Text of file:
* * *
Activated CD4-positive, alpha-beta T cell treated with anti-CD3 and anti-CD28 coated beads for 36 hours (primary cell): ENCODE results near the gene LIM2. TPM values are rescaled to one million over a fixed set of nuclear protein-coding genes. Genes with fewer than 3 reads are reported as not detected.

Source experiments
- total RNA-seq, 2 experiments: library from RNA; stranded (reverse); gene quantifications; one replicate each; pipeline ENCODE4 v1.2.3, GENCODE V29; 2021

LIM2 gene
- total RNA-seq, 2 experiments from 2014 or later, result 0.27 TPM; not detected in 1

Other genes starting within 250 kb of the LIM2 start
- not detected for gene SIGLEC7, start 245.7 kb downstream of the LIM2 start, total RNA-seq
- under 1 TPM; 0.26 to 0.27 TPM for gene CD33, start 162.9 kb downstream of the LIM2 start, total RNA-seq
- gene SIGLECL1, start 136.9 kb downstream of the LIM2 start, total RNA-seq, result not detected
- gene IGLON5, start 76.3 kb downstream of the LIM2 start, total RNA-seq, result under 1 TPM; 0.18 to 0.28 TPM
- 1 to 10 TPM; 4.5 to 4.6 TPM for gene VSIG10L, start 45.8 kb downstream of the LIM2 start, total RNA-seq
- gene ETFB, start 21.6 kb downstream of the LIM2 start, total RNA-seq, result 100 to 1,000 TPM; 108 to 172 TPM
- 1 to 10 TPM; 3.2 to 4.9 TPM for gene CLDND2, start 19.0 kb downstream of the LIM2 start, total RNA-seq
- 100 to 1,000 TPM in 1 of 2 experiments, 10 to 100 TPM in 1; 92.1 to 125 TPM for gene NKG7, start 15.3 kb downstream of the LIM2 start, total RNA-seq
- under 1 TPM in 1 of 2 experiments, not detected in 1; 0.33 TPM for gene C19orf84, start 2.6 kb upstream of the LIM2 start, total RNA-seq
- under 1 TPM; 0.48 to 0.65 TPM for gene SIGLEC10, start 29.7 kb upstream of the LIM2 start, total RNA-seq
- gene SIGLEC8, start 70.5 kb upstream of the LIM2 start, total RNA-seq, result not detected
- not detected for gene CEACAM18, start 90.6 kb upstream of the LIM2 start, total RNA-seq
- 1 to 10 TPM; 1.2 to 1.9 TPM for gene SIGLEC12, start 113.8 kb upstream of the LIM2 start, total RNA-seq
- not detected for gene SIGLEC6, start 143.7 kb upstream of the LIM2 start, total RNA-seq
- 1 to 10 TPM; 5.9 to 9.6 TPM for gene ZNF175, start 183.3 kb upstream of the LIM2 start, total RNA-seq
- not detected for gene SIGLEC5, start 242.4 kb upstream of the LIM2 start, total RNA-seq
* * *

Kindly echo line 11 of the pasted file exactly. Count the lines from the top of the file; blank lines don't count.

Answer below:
- 1 to 10 TPM; 4.5 to 4.6 TPM for gene VSIG10L, start 45.8 kb downstream of the LIM2 start, total RNA-seq